What is a resubmission? If all or any part of a submission was previously submitted to CSCW at any time, authors will need to include what cycle it was submitted to (e.g., Oct 2019), a summary of reviewer feedback, and what changes were made (or why changes were not made). The purpose of this requirement is to discourage persistent resubmitting of papers without authors taking the time to incorporate feedback. Every so often that is a defensible choice, but most of the time it is not and it’s an incredible burden on an already over-burdened reviewing system. It’s also not fair to reviewers and ACs who took the time to offer feedback. The submission history will only be available to Papers Chairs and Editors, not to ACs or reviewers, so authors should have little concern about biases in the reviews they receive. The resubmission will be considered a new paper in PCS and will be assigned a new set of ACs and reviewers (though as is always the case, the same AC or reviewer could end up being a reviewer for a paper that they reviewed in a previous submission).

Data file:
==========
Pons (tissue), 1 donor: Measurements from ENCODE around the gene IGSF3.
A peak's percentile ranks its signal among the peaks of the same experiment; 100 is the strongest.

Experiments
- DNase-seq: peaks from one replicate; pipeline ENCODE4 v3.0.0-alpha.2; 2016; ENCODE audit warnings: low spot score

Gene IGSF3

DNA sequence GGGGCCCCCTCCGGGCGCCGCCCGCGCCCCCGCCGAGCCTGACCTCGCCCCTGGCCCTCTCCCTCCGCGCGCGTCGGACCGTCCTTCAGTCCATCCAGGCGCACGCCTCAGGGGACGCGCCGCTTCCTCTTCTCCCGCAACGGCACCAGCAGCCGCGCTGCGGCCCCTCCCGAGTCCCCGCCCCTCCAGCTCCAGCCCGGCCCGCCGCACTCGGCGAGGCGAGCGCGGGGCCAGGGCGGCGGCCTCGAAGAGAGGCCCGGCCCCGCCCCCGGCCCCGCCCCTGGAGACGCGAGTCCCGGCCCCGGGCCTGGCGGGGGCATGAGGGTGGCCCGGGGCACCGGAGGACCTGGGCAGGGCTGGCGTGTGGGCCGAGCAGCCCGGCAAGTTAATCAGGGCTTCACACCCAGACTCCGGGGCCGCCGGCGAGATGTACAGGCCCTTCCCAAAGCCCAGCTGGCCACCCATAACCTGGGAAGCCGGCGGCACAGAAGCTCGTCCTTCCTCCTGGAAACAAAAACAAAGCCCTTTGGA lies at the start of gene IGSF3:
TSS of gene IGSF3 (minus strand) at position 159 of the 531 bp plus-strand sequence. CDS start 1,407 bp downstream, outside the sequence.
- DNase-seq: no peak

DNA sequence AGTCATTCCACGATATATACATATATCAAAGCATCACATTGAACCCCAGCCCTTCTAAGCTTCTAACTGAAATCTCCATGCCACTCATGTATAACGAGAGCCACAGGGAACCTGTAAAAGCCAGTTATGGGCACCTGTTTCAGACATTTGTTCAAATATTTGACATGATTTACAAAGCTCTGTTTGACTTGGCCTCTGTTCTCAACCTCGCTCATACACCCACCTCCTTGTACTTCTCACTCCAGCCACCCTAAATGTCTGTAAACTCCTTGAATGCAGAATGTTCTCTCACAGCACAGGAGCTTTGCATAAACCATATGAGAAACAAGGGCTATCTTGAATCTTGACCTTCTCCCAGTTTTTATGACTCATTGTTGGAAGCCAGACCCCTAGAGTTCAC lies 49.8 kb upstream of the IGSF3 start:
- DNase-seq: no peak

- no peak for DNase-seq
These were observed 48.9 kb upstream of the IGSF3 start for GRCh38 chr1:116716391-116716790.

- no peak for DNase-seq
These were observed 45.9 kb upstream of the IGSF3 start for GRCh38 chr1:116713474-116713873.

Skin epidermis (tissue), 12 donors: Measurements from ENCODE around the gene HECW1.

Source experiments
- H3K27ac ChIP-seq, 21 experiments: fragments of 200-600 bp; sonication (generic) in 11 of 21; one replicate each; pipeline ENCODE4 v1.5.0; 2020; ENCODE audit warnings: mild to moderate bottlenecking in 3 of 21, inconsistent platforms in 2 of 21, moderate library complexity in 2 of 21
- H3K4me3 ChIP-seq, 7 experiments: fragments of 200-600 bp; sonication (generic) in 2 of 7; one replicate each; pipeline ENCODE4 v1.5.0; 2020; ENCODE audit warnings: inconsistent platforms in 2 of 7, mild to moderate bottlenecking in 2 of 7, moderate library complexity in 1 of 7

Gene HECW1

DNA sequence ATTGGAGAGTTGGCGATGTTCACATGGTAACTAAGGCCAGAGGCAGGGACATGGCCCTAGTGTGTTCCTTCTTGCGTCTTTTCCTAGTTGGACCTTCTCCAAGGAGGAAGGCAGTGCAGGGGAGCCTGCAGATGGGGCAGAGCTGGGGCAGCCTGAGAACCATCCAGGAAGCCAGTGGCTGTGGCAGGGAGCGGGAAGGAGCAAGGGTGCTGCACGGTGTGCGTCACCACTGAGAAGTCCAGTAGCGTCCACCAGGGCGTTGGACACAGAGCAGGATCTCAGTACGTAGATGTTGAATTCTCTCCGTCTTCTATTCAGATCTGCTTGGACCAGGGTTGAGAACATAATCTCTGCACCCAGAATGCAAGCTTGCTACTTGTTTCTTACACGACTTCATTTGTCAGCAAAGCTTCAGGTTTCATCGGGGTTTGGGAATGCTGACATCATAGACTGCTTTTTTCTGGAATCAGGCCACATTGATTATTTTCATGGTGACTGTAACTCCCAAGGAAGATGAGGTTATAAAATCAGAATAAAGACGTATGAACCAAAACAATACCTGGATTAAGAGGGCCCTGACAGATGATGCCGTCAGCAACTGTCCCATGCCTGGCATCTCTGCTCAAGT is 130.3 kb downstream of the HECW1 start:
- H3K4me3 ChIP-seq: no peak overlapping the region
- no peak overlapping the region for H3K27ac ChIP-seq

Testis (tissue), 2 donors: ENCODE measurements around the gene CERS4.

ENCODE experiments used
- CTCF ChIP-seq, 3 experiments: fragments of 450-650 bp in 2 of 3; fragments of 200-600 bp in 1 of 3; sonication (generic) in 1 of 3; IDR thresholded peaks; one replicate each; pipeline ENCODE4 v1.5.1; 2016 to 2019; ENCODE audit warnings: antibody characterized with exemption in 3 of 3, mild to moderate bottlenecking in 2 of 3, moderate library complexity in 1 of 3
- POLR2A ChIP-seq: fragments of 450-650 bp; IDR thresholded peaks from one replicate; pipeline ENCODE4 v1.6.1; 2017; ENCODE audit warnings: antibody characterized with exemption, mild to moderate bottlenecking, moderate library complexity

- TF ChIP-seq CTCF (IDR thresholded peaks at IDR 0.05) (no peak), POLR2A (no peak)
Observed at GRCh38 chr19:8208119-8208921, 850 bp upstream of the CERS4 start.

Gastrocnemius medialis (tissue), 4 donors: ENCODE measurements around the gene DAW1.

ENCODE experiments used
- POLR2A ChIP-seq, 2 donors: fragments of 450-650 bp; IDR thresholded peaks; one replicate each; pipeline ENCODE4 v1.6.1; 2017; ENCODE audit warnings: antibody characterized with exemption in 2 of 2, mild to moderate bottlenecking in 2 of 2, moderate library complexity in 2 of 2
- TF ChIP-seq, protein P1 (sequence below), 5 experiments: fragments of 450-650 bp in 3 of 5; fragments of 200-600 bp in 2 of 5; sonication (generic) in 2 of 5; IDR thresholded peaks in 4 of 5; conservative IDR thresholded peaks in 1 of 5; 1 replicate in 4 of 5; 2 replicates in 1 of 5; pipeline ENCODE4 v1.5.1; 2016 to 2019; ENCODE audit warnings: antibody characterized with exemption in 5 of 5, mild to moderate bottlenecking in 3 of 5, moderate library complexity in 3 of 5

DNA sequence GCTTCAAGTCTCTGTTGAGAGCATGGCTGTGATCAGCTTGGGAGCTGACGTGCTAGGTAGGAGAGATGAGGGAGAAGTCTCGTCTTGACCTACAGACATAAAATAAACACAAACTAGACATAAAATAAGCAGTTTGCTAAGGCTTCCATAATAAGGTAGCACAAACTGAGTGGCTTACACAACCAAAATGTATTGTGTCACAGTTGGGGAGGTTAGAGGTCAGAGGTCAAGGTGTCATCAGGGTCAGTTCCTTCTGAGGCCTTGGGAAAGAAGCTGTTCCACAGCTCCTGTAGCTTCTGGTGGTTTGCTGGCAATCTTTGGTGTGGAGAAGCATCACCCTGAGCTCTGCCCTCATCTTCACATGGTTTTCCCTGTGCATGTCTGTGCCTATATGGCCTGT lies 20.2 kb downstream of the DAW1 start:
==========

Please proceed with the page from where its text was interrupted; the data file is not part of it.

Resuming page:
Can authors submit systems papers? Yes, we welcome systems papers! When submitting your paper, be sure to select the primary paradigm “Systems (e.g., novel systems, technical foundations, algorithms, tools that enable the building of new social and collaborative systems)”. Two of our six Editors are systems researchers who are invested in helping ACs to assess systems papers using criteria that are appropriate for systems work.
How does this work in PCS? James at PCS has put in a lot of work to update PCS for quarterly submissions (which is also in use by our friends over at IMWUT and ICWSM). Some parts of it work beautifully for quarterly submissions! Other parts are difficult for us to get right and there may be user errors in how we set it up. Please be patient as we work to optimize our use of PCS. If you find errors or confusing information, email the Papers Chairs! Very likely, it’s confusing for other people too and settings may in fact be wrong.